An employee who has been the victim of sexual or moral harassment may, in addition to reporting this situation to his employer, refer the matter to the Labour tribunal (Conseil de prud’hommes) within five years (section L.1471-1 (3) C. Work).
This action may have a twofold object, one of which relates to the awarding of damages and the other relating to the termination of the employment contract of the employee victim of harassment.
2.1) Need to report the harassment situation to its employer
Above all, the employee who suffers such acts, whether sexual or moral harassment (harcèlement sexuel ou moral), must imperatively report this situation to its employer.
Indeed, since a judgment of September 13th 2017 (Cass Soc., Sept. 13th 2017, N°15-23045), the Court of Cassation (Cour de cassation) considers that, to benefit from the protection against dismissal applicable in case of moral harassment (harcèlement moral) (see below), the employee must necessarily have denounced the facts by qualifying them as such.
In addition, only the employer is obliged to take all the necessary measures to put an end to any situation of harassment. (L.1153-5 French Labour Code)
Such measures may include a change in hierarchical attachment of the harassed employee, the establishment of psychological monitoring and the initiation of a disciplinary procedure against the "harasser" which may lead to a penalty up to and including dismissal.
In addition, in the event of inaction by the employer following his denunciation, this will subsequently allow the victim employee to claim compensation for this inaction.
It may also be very useful to report this situation to the Labour Inspector (inspection du travail), which may conduct an independent inquiry and order the company to take the measures it deems necessary.
2.2) Sexual or Moral Harassment (harcèlement sexuel ou moral) and Termination of the Employment Contract: Exclusion from the scale of compensation for unfair dismissal or dissmissal declared void and null according to Macron Ordinance of September 27nd 2017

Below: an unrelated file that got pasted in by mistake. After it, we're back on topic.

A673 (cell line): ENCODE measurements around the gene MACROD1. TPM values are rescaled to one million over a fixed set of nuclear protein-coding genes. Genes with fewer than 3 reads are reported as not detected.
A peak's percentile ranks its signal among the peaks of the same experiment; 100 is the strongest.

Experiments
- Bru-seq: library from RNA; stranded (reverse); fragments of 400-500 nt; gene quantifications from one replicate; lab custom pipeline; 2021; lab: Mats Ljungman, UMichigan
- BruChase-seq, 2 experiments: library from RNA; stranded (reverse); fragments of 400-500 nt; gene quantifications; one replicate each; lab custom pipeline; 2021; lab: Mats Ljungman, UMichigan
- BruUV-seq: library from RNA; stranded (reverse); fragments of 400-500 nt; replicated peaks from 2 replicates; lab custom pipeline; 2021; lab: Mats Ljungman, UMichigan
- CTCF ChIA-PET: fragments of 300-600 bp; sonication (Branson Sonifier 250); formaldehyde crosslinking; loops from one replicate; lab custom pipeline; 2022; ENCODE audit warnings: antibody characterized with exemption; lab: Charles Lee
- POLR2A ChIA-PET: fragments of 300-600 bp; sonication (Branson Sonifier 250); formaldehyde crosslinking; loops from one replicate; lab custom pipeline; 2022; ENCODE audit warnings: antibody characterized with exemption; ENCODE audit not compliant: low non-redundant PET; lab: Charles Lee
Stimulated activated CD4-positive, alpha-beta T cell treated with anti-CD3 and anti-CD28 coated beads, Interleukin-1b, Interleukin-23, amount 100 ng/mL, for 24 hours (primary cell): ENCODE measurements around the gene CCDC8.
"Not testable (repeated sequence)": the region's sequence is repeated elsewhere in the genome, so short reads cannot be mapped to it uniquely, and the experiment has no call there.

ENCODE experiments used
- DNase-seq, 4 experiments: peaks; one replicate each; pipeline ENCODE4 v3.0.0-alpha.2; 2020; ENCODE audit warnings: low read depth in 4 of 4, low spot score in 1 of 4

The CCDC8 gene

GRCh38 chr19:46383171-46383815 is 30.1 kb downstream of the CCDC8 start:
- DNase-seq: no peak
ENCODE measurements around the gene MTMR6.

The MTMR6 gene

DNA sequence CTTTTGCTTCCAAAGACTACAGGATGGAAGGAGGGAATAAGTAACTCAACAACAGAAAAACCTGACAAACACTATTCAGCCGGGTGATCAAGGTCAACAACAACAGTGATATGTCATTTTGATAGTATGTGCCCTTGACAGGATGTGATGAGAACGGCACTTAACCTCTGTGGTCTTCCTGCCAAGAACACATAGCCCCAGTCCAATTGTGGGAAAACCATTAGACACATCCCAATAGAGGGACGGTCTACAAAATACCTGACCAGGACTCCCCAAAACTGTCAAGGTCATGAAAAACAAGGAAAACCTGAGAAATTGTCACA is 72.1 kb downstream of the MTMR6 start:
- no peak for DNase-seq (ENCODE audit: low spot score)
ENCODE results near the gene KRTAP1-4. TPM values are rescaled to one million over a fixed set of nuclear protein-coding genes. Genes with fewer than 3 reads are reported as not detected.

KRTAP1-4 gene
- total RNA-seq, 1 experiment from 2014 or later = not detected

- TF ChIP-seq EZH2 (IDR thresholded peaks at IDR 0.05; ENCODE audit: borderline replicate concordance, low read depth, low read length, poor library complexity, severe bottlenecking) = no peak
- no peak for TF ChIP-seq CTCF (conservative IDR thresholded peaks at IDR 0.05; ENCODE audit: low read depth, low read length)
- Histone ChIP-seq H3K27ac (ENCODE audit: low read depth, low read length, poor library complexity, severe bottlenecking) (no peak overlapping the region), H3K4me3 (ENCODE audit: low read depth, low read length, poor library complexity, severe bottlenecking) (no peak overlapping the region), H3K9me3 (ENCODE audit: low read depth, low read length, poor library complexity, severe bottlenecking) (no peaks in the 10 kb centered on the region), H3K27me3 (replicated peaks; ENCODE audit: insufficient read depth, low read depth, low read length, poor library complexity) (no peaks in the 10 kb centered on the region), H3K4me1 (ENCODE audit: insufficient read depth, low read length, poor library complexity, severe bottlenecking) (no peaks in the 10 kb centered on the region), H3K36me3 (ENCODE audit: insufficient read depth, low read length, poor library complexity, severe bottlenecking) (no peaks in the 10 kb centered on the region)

In addition to compensation for the resulting harm, sexual or moral harassment (harcèlement sexuel et moral) can have a direct impact on the employee's contract of employment.
On the one hand, an employee who denounces harassment is protected against dismissal (Artcile L.1152-3 and L.1153-4 French Labour Code).
The sole limit to this protection depends on the bad faith of the employee, which is understood not only because the facts complained of are not established but because of the falsehood of the denunciation.
Any dismissal action related to acts constituting harassment is null and void.
In this case, the employee whose dismissal is linked to a situation of harassment that he has suffered or refused to undergo has an option:
- Either he requests his reinstatement within the company and the payment of the salaries he should have received between the date of his dismissal and that of his actual reinstatement;
- Either he does not apply for reinstatement, in which case he is entitled, on the one hand, to severance pay and, on the other hand, to an indemnity for all the damage resulting from the unlawful nature of its dismissal, which cannot be less to six months salary.
In this respect, Macron Ordinances expressly exclude the application of the scale of severance pay applicable to the labour tribunal in the harassment hypotheses.
It should be noted that it is the same for a mutually agreed termination (rupture conventionnelle) that would be signed in a context of harassment, the employee being in a situation of moral violence because of the harassment suffered at the time of signing (Cass Soc. Jan. 30th 2013, N°11-22332).
On the other hand, the employee who is the victim of sexual or moral harassment (harcèlement moral ou sexuel) who considers that this situation is an obstacle to the continuation of his employment contract, may request the judicial termination of his/her employment contract or take note of the breach.
If the facts of harassment are established, the judicial termination or the taking of an act will produce the effects of a null dismissal and the employee will benefit from the aforementioned option. (Cass Soc., Feb. 20th 2013, N°11-26560).
Lastly, an employee who has been the victim of sexual or moral harassment (harcèlement moral ou sexuel) may obtain compensation from the Industrial Tribunal for damages.
In this respect, the case law (see in particular the judgment of 17th May 2017 mentioned above) states that the employee may accumulate:
- A claim for damages as a result of his employer's breach of his obligation of security of result (Article L. 1153-5 Labour code.); and
- A claim for damages for the physical and mental harm suffered as a result of sexual harassment (harcèlement sexuel) (Article L. 1153-1 French Labour Code)
The employee who is the victim of sexual harassment (harcèlement sexuel) is therefore entitled to make a double claim for compensation provided that it establishes the existence of two distinct harms, one for sexual harassment in itself (for example, moral prejudice linked to humiliation suffered (préjudice moral lié à l’humiliation subie)) and the other linked to the employer's failure to fulfill the obligation of safety of result (for example, the sick leave that may have followed).